Study finds that mild winters are detrimental to butterfliesApril 23, 2012
The recent mild winter throughout much of the United States was a cause for celebration for many. However, butterfly aficionados shouldn't be joining in the celebration.
A new study by Jessica Hellmann, associate professor of biological sciences at the University of Notre Dame, and researchers from Western University found that mild winters, such as the one many of us just experienced, can be taxing for some butterfly or possibly other species.
Hellmann and her fellow researchers studied caterpillars of the Propertius Duskywing butterfly, which feed on Gary Oak trees. This species of caterpillar, like many insects, has a higher metabolic rate and burns more fat during mild winters.
"The energy reserves the caterpillars collect in the summer need to provide enough energy for both overwintering and metamorphosing into a butterfly in the spring," Caroline William, lead author of the study, said.
So a butterfly needs to conserve as much energy as it can during the winter months. In the paper, Hellmann and her colleagues explain for the first time how warmer winters can lead to a decrease in the number of butterflies.
However, Hellmann and the Western University researchers found that warmer winters might not always reduce butterfly populations as much as one might initially think. They reared caterpillars in two different locations: one which often experiences more variable and warmer winter temperatures and one which generally features more stable and generally cooler winter temperatures. The caterpillars that were exposed to the warmer and more variable conditions were better able to withstand the warmer conditions, simply by being exposed to them. They did so by lowering the sensitivity of their metabolism.
However, the ability of even caterpillars accustomed to warmer, more variable winters to cope with such conditions is still limited, according to the researchers. They calculated the energy use of both groups of caterpillars and discovered that the caterpillars that lower their metabolic rates to deal with warmer winters still use significantly more energy to survive them.
"We still have lot to learn about how organisms will respond to climate change," Hellmann said. "Our study shows significant biological effects of climate change, but it also shows that organisms can partially adjust their physiology to compensate. We now need to discover if other species adjust in similar ways to our example species."
So although mild winters may be a cause for celebration for many of us, those who are concerned are biodiversity might find them to be much more somber seasons.
The research was funded by the Natural Sciences and Engineering Council of Canada, the Canadian Foundation for Innovation, the Ontario Ministry of Research and Innovation and the U.S. Department of Energy.
University of Notre Dame
Related Butterflies Current Events and Butterflies News Articles
A hairy situation: Hair increases surface area for animals by 100 times
Georgia Institute of Technology researchers combed through more than two dozen studies and did surface measurements for 27 mammals and insects to better understand how animals are able to clean themselves.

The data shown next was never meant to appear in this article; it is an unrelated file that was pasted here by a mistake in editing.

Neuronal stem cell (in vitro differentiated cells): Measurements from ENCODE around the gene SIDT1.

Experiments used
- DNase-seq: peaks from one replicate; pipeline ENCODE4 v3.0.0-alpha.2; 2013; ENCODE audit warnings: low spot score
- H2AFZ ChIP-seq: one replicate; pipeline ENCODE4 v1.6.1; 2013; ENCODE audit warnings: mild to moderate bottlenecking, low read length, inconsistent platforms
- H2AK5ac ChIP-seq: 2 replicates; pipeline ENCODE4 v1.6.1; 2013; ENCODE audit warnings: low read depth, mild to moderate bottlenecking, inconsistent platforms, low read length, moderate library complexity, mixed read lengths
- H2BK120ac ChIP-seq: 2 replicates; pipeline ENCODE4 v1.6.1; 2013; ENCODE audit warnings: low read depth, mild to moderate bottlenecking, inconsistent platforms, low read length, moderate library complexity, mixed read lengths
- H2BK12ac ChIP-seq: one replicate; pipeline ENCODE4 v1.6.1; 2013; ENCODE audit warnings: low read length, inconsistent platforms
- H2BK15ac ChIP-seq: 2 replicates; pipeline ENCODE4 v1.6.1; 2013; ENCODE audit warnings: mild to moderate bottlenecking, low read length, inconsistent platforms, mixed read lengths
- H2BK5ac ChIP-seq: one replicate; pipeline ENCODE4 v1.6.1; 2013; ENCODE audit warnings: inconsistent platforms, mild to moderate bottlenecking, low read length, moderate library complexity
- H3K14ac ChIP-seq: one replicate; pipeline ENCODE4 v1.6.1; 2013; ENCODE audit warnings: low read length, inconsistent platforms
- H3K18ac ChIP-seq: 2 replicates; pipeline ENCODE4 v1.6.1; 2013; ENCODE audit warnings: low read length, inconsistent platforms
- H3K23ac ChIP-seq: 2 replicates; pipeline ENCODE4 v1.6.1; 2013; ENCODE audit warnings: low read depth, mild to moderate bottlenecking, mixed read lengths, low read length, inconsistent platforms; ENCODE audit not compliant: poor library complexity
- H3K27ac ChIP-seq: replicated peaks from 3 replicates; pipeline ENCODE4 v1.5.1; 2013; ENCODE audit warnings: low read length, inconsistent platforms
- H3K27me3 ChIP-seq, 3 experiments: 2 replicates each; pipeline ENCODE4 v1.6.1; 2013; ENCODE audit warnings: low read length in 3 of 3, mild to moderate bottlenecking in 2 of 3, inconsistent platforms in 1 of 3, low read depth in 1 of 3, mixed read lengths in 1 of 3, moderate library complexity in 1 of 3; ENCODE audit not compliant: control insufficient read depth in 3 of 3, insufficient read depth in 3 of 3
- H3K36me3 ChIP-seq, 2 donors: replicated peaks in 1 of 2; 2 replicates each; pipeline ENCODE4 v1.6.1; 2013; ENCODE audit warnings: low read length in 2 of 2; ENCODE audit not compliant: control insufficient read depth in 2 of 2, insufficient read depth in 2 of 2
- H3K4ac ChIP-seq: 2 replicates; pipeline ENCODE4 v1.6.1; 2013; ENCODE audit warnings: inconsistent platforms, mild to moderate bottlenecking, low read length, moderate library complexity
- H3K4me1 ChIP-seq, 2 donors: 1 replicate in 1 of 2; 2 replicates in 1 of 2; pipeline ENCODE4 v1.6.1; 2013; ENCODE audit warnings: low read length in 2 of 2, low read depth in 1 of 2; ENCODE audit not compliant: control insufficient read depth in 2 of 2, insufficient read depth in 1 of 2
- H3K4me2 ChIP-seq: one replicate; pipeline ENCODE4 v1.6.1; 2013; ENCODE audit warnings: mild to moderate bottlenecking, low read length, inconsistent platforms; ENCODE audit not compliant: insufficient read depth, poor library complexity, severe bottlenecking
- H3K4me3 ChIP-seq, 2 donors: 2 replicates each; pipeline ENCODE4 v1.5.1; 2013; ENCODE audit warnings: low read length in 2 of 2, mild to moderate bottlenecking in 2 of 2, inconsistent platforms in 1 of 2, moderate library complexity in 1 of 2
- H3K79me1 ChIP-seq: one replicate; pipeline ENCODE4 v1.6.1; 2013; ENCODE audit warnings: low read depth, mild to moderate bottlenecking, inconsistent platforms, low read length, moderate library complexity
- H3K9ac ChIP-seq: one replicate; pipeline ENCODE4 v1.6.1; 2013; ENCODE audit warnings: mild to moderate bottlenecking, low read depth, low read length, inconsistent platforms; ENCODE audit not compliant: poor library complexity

Wing structure helps female monarch butterflies outperform males in flight
Evidence has been mounting that female monarch butterflies are better at flying and more successful at migration than males, and researchers from the University of Georgia have now come up with an explanation--but not one they expected.
Public Release: 30-Oct-2015 Some like it hot: Moth and butterfly species respond differently to climate change
New research led by ecologists at the University of York shows that certain species of moths and butterflies are becoming more common, and others rarer, as species differ in how they respond to climate change.
High-arctic butterflies shrink with rising temperatures
New research shows that butterflies in Greenland have become smaller in response to increasing temperatures due to climate change.
Color-coding sensor: Nanostructures for contactless control
Chemists at Ludwig-Maximilians-Univeristaet (LMU) in Munich have fabricated a novel nanosheet-based photonic crystal that changes color in response to moisture. The new material could form the basis for humidity-sensitive contactless control of interactive screens on digital devices.
Maternal experience brings an evolutionary advantage
Using a species of butterfly as an example, researchers from the Department of Environmental Sciences at the University of Basel have demonstrated how insects adapt their offspring to changing environmental conditions.
Naturally occurring 'GM' butterflies produced by gene transfer of wasp-associated viruses
Research teams from the University of Valencia and the University of Tours have discovered that genes originating from parasitic wasps are present in the genomes of many butterflies.
Family tree for orchids explains their astonishing variability
Orchids, a fantastically complicated and diverse group of flowering plants, have long blended the exotic with the beautiful.
Severe droughts could lead to widespread losses of butterflies by 2050
Widespread drought-sensitive butterfly population extinctions could occur in the UK as early as 2050 according to a new study published today in the scientific journal Nature Climate Change.
Genetic study of 'co-evolution' could provide clues to better food production
In 1964, renowned biologists Peter Raven and Paul Erhlich published a landmark study that introduced the concept of co-evolution.
More Butterflies Current Events and Butterflies News Articles